Review: ‘Thor: The Dark World’

thor the dark world poster*This review contains only minor spoilers – merely a short recap of the film’s beginning to establish context.

Thor and Asgard offer Marvel it’s biggest cinematic challenge (likely until Guardians of the Galaxy) in terms of story and characters. It’s a mystical world filled aliens, realms, and strange beasts. It’s a difficult process to establish the story, and Thor: The Dark World begins like Thor did, begins with a detailed story narrated by Odin (Anthony Hopkins). It establishes our villain, Malekith () and his motivations. It establishes the plot device – MacGuffin – in the Aether, a powerful fluid that can cast complete darkness across whatever it touches. It’s in fact more complicated than that, but the setting is placed.

As for our remaining cast, the story takes places immediately after the events in The Avengers. Loki (Tom Hiddleston) is marched in chains to stand before Odin for judgement. Loki’s hate for Odin is as strong as ever, although his love for his mother Frigga (Rene Russo) is still strong. Thor on the other hand is busy fixing Loki’s mess across the realms. Eventually, we’ll see that Jane Foster (Natalie Portman) is discovering strange events related to The Convergence, an aligning of the nine realms. This is how Jane and Thor’s lives will overlap.

I only detail the story this far as an example of how complicated the story is to setup the remaining events of the film. It’s not too complicated that you get lost, but it demonstrates that Marvel has a daunting task with the mystical elements of their cinematic universe. It’s a task that they and director Alan Taylor (a few Game of Thrones episodes) handle extremely well. Taylor steers us through an expanded look at the realms, the depths of Asgard and the technologies of the Dark Elves (Malekith and his army). It’s also an appropriately dark film, thematically. Lots of people die, there’s limb severing, stabbing, slaying and plenty of war battles. Despite that, Marvel never loses it’s way and ensures that the writers and Taylor balance that with easily the funniest scenes from any Marvel movie to date.*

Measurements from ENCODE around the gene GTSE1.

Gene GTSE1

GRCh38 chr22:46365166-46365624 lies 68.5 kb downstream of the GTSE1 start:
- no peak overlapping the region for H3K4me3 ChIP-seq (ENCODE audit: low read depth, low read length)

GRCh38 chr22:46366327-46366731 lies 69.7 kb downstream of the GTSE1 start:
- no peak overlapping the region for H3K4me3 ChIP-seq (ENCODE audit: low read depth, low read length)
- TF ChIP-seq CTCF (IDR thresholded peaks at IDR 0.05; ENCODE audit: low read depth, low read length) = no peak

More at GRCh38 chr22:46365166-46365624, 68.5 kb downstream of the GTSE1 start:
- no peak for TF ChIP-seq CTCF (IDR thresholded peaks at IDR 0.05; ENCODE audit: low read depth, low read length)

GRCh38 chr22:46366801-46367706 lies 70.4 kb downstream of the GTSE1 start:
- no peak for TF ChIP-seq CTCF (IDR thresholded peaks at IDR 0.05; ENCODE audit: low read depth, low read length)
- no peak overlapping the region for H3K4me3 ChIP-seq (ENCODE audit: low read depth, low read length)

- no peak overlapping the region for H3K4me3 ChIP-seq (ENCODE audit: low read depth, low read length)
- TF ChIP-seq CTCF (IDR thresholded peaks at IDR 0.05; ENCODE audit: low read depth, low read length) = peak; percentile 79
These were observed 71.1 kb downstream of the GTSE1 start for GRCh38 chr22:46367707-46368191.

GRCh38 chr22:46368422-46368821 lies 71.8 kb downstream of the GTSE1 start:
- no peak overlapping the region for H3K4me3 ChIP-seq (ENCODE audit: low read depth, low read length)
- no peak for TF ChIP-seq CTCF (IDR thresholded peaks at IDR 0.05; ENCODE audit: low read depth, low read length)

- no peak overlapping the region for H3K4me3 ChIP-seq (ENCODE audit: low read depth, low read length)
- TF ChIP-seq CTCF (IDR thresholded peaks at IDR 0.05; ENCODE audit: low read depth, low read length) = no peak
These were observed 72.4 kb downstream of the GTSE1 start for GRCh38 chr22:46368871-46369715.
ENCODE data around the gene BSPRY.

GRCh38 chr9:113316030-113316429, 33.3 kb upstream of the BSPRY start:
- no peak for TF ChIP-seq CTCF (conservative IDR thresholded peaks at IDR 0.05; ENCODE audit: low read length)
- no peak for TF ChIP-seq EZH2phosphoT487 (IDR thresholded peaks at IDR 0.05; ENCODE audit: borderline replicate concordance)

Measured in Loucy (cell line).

Malekith is a real threat to Asgard and all of the realms. He isn’t easily beaten, his army is supernaturally strong and determined. He and his minions beat Thor and Asgardian troops into submission plenty of times. If there’s any complaint with his character is that he’s given less screen time than he deserves. His ever-present threat is what drives the film primarily.

Chris Hemsworth continues his good performances as Thor, but as usual, Tom Hiddleston steals the film as Loki. It’s clear that Hiddleston loves this role and he pours everything he’s got into it. Thankfully, more time is given to just Loki and Thor together and they’re some of the best scenes of the movie. Hopkins is in ultra-enunciation mode, but it works just fine to establish his role as king. Rene Russo is a real surprise and treat as her role is expanded to give a glimpse of why she’s queen and that she can just as easily stand at the ranks of the warriors in her family. Natalie Portman gives a nice performance as well as a few wonderful scenes with .

Visually, Thor: The Dark World is beautiful. The graphics are impressive, but the sets are just as intricate as Thor, so it’s a world that feels real and authentic. Lots of care is given to make the world and story stand on their own and not feel like the strange, mythical world that awkwardly fits into the Earth-centric stories of Captain America and Iron Man. It’s a fun, hilarious and yet serious film that moves all of our characters forward on their ultimate journey leading to The Avengers: Age of Ultron and beyond.

*[ A scene between Loki and Thor walking together will go down as many people’s favorite in the movie, and possibly their favorite scene to date in this Marvel universe.]

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